Facebook Friends

On Sunday we had a number of Facebook Friends visit us in Fowey.

My mother had arranged for her friend to come and see her while she was in the county for a wedding. Later on we were hosting lunch for Amy’s family.

Moms friend Lynne, lives in Scotland and wanted to introduce her new partner to mom and Stan.

The Hayters live in Liskeard. My family all live in Birmingham. We were all gathering in Fowey, having all met in Dalyan, Turkey. And we are all Facebook Friends.

Facebook gets a bad press, most red tops would have you believe that the only people use social media are 12 year olds posing seductively and perverts.

None of the above applies to us, I am happy to report.

Mom and I fell in love with Dalyan 11years ago and she has been a regular visitor. In 2008 she was out there and met Lynne and has continued to stay in touch via email and Facebook. My mom is 80 in December.

I visited Dalyan, with Phil and Tim, later that year. And we met Amy and her family. Tim stayed in touch with Amy and I stayed in touch with her mom.

When was a teenager I met people on holiday and occasionally we became pen pals. The world has changed and now we become Facebook Friends.

My house sit in Melbourne is a direct result of getting back in touch with a friend from university, yup, through Facebook.

I don’t have 3500 friends on Facebook, or even 500 followers on Twitter. I follow 437 on Twitter which is probably 400 more than is useful to me.

However these have all been valuable to me in my work, my social life and on my journey to becoming social media savvy.

And we had a lovely social Sunday, with real friends, thanks to social media.

This entry was posted in Community, Cornwall, Social Media, Travel and tagged , by Travelling Coral. Bookmark the permalink.

About Travelling Coral

I started blogging in 2011 to record some of the highlights of the round the world trip I made with my husband Phil. On the 5 month trip we visited California, New Zealand, Australia, Fiji, Malaysia and Thailand. We met some fantastic people, saw amazing things and ate some lovely food. Yet while enjoying these new experiences I became acutely aware of the inequality in both first and third world countries. The gap between the rich and the poor on the streets of LA and KL was the same. On my return home, I realised that this inequality existed in the UK. I had to leave the country to see it for what it was. Food banks were opening in every town and city. I read the now famous blog, A Girl Called Jack and got more interested in how food poverty impacts the lives of so many people in my home country. And I got angry. And wanted to do something about it. Now, I work for Smethwick CAN, a charity bringing people together to tackle poverty, increase aspiration, provide opportunity and support the most vulnerable. One of the projects is a foodbank. Food poverty is shocking in any country, yet over a third of edible food still ends up in landfill. No one should go hungry, yet children are going to school without breakfast. Parents are skipping meals to feed their children. Foodbanks are a sticking plaster not a cure for food poverty. So, in addition to working for a charity that is supporting people in crisis, I volunteer for The Real Junk Food Project. They intercept food that would normally be thrown away, and cook it and serve it in a Pay as You Feel Cafe. I am still adjusting to life back at home in Birmingham, England, I have terminal Farsickness. To keep it at bay, I drag my husband and sometimes the son on shorter trips both in the UK and overseas. I now post random stuff that interests me. This includes travel, food and well being. The writing keeps me sane. Long term travelling is my goal.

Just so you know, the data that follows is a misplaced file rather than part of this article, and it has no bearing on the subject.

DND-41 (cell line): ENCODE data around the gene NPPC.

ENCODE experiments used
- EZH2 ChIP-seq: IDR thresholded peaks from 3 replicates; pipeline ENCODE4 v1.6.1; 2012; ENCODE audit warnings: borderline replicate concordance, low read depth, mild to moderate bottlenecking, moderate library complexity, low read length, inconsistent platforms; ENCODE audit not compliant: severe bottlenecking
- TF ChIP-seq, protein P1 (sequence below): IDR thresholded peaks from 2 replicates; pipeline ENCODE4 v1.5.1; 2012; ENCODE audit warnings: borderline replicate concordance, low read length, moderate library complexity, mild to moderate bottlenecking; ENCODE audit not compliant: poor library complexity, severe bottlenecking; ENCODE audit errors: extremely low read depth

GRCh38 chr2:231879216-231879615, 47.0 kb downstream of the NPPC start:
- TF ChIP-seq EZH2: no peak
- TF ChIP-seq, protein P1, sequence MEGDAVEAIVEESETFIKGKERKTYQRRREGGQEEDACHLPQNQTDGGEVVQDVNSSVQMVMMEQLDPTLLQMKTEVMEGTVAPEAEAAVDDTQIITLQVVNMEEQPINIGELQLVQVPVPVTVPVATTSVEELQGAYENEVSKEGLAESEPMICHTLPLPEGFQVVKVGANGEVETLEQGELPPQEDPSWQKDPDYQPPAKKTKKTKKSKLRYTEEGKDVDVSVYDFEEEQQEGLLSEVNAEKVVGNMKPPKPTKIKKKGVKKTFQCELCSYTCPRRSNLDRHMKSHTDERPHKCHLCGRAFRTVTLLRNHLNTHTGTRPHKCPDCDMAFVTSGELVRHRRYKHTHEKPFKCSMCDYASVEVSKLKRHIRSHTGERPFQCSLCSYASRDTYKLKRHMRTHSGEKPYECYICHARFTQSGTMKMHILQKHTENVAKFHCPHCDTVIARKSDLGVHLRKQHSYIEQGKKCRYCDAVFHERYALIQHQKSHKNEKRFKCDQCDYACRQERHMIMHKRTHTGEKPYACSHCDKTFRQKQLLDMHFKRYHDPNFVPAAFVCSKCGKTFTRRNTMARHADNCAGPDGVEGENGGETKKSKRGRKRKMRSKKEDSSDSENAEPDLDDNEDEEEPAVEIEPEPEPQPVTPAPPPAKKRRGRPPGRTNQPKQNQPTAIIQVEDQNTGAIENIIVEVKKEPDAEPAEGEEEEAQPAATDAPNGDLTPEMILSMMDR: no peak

Leave a Reply

Fill in your details below or click an icon to log in:

WordPress.com Logo

You are commenting using your WordPress.com account. Log Out / Change )

Twitter picture

You are commenting using your Twitter account. Log Out / Change )

Facebook photo

You are commenting using your Facebook account. Log Out / Change )

Google+ photo

You are commenting using your Google+ account. Log Out / Change )

Connecting to %s